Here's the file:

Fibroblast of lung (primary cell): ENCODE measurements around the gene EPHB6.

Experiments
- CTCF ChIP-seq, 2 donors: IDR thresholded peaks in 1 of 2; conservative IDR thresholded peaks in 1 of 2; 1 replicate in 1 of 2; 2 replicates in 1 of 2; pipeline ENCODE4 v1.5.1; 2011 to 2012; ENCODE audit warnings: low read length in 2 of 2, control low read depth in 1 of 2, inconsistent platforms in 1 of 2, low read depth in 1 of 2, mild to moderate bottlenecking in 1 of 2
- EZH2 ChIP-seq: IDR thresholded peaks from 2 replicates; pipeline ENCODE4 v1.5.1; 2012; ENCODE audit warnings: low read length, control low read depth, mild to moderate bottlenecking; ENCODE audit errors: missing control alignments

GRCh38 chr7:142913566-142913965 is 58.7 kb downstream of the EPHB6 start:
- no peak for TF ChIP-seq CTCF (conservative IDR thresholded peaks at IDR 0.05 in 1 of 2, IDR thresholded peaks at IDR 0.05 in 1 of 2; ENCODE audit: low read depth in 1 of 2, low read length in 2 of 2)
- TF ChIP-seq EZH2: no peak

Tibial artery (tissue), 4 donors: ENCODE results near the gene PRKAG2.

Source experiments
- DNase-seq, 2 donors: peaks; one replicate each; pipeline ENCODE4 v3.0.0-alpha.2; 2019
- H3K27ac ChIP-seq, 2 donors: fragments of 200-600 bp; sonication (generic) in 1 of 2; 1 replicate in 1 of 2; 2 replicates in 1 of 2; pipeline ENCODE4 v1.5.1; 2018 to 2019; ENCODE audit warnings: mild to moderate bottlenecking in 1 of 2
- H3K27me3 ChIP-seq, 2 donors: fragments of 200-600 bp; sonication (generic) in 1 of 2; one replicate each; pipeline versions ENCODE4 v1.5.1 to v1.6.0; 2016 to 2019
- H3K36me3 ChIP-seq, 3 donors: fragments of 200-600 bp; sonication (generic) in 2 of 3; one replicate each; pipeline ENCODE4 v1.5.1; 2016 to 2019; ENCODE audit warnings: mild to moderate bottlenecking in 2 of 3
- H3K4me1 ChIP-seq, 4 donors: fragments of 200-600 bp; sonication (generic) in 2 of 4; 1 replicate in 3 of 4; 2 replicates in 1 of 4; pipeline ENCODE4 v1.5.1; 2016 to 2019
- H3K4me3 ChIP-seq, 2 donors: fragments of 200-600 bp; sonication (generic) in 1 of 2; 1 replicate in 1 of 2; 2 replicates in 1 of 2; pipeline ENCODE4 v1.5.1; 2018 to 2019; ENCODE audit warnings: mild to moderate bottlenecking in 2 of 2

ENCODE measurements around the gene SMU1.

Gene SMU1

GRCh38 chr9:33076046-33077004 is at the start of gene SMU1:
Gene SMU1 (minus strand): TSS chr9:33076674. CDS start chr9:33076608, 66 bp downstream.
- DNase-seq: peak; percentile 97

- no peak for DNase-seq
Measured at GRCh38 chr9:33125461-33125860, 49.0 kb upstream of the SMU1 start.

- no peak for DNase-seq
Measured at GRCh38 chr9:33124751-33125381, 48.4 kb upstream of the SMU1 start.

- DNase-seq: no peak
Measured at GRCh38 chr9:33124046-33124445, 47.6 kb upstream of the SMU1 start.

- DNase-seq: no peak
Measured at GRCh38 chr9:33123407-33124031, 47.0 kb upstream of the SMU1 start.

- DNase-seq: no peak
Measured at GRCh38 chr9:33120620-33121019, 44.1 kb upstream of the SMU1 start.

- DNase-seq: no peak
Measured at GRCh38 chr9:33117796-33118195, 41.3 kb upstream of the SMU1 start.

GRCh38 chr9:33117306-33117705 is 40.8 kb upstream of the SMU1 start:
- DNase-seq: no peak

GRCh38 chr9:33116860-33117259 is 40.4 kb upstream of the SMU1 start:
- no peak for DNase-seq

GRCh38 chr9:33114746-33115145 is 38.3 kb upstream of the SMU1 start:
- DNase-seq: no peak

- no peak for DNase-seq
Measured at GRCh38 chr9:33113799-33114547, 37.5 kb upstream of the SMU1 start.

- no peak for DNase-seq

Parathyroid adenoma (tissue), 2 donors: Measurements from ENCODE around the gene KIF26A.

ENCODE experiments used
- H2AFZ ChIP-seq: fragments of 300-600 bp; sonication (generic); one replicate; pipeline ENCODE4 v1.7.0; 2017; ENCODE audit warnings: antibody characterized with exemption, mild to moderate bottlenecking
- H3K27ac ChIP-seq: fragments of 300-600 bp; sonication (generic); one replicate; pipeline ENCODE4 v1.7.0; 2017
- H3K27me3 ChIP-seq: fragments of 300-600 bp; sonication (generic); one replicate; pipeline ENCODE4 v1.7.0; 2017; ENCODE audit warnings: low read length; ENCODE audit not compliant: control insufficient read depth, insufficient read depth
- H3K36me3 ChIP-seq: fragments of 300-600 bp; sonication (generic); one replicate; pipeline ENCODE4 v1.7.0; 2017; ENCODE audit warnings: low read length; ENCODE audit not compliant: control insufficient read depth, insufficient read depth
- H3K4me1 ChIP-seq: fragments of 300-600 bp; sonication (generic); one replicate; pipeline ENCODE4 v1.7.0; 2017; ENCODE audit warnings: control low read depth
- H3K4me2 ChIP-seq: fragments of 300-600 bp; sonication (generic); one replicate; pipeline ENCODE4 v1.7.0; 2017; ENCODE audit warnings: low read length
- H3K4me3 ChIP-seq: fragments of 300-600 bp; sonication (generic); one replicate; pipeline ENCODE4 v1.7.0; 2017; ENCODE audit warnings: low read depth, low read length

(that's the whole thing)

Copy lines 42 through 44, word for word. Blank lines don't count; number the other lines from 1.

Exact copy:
Parathyroid adenoma (tissue), 2 donors: Measurements from ENCODE around the gene KIF26A.

ENCODE experiments used
- H2AFZ ChIP-seq: fragments of 300-600 bp; sonication (generic); one replicate; pipeline ENCODE4 v1.7.0; 2017; ENCODE audit warnings: antibody characterized with exemption, mild to moderate bottlenecking